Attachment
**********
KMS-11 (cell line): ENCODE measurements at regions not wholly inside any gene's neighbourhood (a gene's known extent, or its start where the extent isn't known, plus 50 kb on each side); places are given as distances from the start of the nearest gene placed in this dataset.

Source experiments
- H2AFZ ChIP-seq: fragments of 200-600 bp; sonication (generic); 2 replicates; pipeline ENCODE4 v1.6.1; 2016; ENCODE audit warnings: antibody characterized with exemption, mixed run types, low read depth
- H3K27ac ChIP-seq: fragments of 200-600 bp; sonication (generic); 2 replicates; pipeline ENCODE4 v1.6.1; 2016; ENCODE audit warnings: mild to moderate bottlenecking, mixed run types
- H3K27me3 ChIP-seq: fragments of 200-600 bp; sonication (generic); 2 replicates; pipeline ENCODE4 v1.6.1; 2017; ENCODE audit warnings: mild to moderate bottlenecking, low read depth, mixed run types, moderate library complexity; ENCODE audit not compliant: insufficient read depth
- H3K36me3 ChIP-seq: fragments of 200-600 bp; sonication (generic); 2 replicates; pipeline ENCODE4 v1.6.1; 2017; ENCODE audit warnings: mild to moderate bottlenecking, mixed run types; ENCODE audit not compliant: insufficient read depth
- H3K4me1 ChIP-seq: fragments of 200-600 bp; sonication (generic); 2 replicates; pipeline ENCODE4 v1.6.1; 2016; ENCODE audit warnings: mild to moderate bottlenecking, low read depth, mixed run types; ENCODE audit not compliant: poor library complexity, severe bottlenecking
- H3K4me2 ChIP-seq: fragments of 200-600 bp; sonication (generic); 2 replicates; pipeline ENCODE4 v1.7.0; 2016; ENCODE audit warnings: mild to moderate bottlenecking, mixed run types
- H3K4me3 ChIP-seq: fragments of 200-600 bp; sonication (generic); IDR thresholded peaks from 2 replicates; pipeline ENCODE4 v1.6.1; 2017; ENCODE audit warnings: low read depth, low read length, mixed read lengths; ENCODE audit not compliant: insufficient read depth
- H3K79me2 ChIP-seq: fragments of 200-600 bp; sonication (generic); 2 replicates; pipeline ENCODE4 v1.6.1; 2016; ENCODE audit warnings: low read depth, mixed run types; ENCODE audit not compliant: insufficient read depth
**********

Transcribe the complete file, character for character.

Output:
KMS-11 (cell line): ENCODE measurements at regions not wholly inside any gene's neighbourhood (a gene's known extent, or its start where the extent isn't known, plus 50 kb on each side); places are given as distances from the start of the nearest gene placed in this dataset.

Source experiments
- H2AFZ ChIP-seq: fragments of 200-600 bp; sonication (generic); 2 replicates; pipeline ENCODE4 v1.6.1; 2016; ENCODE audit warnings: antibody characterized with exemption, mixed run types, low read depth
- H3K27ac ChIP-seq: fragments of 200-600 bp; sonication (generic); 2 replicates; pipeline ENCODE4 v1.6.1; 2016; ENCODE audit warnings: mild to moderate bottlenecking, mixed run types
- H3K27me3 ChIP-seq: fragments of 200-600 bp; sonication (generic); 2 replicates; pipeline ENCODE4 v1.6.1; 2017; ENCODE audit warnings: mild to moderate bottlenecking, low read depth, mixed run types, moderate library complexity; ENCODE audit not compliant: insufficient read depth
- H3K36me3 ChIP-seq: fragments of 200-600 bp; sonication (generic); 2 replicates; pipeline ENCODE4 v1.6.1; 2017; ENCODE audit warnings: mild to moderate bottlenecking, mixed run types; ENCODE audit not compliant: insufficient read depth
- H3K4me1 ChIP-seq: fragments of 200-600 bp; sonication (generic); 2 replicates; pipeline ENCODE4 v1.6.1; 2016; ENCODE audit warnings: mild to moderate bottlenecking, low read depth, mixed run types; ENCODE audit not compliant: poor library complexity, severe bottlenecking
- H3K4me2 ChIP-seq: fragments of 200-600 bp; sonication (generic); 2 replicates; pipeline ENCODE4 v1.7.0; 2016; ENCODE audit warnings: mild to moderate bottlenecking, mixed run types
- H3K4me3 ChIP-seq: fragments of 200-600 bp; sonication (generic); IDR thresholded peaks from 2 replicates; pipeline ENCODE4 v1.6.1; 2017; ENCODE audit warnings: low read depth, low read length, mixed read lengths; ENCODE audit not compliant: insufficient read depth
- H3K79me2 ChIP-seq: fragments of 200-600 bp; sonication (generic); 2 replicates; pipeline ENCODE4 v1.6.1; 2016; ENCODE audit warnings: low read depth, mixed run types; ENCODE audit not compliant: insufficient read depth